The NYT has recently published at least 3 articles that deliver pretty much the same message …
- Pakistan Attacks Show Tighter Militant Links
- Remembering Afghanistan’s Golden Age (1964 to 1974)*
- Held by the Taliban - A Times Reporter’s Account. A Five-Part Series by David Rohde
The message is that the modern Taliban have become inextricably linked to al Qaeda and Pakistan. There’s a less clear attempt to argue that Afghanistan is not a hopeless case.
I remember a similar NYT consensus in the build up to the invasion of Iraq, when the NYT jumped on the WMB and especially bioweapon bandwagon. In retrospect the Times was being played by their sources.
That’s not to say this consensus is wrong, but we’d be foolish to forget how this game is played.
I’m very glad Obama is doing his strategic review.
* My recollection is that in the early 80s Afghanistan was a poster child for impending ecological collapse. It’s a very fragile ecosystem, and the rapid development of the 1970s combined with severe oppression of women had led to extreme population growth and environmental degradation. Climate variation may have also played a role. By the late 1980s and early 1990s Afghanistan was in economic and ecological collapse.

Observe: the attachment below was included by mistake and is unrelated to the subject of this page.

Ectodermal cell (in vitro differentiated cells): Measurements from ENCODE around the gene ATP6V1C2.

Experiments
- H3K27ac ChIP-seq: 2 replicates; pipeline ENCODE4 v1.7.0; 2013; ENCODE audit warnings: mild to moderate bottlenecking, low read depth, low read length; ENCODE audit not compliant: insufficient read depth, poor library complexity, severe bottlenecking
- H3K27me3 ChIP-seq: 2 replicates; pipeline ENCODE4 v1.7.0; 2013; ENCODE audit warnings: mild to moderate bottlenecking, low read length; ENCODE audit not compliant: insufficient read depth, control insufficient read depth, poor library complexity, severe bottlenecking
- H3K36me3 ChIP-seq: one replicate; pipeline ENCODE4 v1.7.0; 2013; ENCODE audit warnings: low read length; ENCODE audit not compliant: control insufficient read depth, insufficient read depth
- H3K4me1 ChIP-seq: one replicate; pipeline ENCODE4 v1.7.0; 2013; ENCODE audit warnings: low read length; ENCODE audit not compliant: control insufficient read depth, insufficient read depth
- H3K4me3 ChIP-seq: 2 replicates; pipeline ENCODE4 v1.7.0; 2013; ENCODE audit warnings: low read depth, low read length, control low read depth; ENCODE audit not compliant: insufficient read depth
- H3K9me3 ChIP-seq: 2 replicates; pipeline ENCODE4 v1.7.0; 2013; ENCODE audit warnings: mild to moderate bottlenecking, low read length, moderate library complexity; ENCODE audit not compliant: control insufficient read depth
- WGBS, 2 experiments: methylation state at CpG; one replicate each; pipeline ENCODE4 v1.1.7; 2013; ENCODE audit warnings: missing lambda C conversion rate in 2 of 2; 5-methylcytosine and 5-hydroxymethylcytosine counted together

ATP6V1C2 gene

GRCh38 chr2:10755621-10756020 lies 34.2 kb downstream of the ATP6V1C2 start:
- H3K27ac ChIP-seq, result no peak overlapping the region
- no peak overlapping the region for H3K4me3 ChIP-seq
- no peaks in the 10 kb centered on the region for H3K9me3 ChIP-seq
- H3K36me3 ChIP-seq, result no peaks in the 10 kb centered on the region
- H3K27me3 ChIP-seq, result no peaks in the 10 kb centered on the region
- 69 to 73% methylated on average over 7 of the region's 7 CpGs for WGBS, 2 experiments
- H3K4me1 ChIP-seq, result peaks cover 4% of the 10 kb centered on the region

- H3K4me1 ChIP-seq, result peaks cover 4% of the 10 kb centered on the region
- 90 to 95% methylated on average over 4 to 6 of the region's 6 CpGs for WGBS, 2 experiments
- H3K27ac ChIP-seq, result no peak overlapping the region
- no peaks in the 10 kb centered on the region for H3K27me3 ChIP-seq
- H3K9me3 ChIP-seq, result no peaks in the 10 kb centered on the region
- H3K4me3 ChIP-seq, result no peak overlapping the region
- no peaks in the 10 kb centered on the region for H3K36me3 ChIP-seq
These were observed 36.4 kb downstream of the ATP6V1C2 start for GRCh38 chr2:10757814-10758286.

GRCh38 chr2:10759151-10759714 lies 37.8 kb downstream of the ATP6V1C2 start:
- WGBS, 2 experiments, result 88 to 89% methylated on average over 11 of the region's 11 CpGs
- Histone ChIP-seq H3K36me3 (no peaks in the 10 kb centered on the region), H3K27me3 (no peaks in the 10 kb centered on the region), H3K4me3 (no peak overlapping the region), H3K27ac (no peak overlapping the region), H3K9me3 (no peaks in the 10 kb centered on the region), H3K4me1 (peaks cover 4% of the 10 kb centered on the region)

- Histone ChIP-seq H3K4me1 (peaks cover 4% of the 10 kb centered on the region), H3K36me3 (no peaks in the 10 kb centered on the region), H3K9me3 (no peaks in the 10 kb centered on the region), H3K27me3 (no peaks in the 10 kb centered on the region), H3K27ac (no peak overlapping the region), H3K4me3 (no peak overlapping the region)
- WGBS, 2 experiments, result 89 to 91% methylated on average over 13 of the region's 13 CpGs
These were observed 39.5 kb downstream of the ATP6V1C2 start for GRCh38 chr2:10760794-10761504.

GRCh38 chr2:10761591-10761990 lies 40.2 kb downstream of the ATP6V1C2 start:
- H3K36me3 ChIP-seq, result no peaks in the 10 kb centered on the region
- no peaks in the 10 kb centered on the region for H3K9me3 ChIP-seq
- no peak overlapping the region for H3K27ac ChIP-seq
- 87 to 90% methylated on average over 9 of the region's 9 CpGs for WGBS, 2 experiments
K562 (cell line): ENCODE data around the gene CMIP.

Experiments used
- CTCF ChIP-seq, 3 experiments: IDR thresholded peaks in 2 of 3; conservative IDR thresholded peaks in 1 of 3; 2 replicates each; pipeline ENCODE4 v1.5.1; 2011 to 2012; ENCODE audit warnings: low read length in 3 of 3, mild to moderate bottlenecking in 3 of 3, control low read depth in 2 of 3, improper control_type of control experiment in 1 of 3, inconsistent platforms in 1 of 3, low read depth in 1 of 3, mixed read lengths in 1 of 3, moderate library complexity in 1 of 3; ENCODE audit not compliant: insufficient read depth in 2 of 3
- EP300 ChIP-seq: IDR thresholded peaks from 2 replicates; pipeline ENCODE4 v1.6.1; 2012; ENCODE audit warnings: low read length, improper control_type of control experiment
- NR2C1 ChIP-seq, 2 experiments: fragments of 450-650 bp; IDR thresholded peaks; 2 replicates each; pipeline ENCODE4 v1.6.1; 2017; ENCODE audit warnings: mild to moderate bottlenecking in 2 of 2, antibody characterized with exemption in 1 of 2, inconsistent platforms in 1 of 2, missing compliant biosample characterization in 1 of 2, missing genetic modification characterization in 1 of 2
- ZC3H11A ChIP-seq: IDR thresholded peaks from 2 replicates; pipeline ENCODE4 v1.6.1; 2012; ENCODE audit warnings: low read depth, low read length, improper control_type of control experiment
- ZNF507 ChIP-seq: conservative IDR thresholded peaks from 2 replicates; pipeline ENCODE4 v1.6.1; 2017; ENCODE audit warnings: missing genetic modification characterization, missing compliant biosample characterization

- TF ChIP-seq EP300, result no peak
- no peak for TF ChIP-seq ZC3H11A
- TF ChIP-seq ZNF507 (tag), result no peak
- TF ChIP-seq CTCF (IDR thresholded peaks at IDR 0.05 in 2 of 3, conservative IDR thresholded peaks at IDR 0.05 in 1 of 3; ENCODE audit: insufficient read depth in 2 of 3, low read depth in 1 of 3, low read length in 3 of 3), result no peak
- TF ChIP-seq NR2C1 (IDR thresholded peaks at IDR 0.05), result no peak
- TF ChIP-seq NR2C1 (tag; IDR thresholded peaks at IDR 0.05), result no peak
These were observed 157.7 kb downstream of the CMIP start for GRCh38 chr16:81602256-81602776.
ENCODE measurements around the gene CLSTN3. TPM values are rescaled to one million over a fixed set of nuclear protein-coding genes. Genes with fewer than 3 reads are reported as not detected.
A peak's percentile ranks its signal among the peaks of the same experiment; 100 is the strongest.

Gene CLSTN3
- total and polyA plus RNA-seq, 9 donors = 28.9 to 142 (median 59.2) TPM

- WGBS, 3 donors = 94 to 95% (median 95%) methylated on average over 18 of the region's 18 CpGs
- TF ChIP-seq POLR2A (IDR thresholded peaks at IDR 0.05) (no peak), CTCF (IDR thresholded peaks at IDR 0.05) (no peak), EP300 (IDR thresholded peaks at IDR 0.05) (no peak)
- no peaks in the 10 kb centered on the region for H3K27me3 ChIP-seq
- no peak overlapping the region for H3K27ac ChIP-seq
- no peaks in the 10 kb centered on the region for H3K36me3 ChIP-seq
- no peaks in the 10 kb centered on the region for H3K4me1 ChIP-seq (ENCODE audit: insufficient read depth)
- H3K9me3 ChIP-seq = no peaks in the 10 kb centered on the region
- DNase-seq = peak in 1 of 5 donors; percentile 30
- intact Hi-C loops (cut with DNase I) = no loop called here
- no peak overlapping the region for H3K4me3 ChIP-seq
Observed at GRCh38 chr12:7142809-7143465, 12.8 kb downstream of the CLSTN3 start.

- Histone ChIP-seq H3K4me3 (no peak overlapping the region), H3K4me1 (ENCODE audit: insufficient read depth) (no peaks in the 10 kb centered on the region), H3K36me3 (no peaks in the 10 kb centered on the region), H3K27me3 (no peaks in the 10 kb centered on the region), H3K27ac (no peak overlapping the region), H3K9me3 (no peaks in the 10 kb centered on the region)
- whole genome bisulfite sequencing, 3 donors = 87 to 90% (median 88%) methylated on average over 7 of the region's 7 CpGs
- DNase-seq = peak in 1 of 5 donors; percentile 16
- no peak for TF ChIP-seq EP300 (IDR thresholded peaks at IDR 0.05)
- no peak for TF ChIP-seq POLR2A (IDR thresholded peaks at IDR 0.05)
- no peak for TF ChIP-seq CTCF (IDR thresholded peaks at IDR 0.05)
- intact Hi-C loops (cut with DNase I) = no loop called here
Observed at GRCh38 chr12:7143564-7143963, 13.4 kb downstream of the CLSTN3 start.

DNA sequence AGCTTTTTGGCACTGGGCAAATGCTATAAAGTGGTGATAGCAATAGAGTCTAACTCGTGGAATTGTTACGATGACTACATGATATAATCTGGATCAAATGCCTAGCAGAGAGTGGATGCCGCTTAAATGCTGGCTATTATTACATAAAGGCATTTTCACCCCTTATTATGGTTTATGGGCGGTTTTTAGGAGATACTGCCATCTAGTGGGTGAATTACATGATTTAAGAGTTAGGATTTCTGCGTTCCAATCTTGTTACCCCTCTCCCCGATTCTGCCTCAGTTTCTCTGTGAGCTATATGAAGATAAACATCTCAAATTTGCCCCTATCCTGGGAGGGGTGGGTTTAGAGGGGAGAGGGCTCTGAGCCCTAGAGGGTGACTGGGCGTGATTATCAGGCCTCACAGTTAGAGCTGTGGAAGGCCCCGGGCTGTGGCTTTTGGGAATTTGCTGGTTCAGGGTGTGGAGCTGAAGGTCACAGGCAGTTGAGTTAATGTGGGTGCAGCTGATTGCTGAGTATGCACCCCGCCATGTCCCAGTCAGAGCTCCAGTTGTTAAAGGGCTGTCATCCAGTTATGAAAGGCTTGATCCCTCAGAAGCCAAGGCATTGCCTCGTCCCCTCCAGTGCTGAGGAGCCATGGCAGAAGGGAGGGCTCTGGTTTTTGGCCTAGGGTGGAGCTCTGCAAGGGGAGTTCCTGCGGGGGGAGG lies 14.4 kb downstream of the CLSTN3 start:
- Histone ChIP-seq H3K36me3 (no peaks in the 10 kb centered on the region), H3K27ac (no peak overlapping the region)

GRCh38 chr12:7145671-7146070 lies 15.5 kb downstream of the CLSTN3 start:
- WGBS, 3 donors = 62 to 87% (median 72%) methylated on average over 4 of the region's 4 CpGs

Unfortunately, I can’t find any references that agree with my memory!
This is important. If the Afghan agricultural infrastructure is gone, then it has a very long road ahead.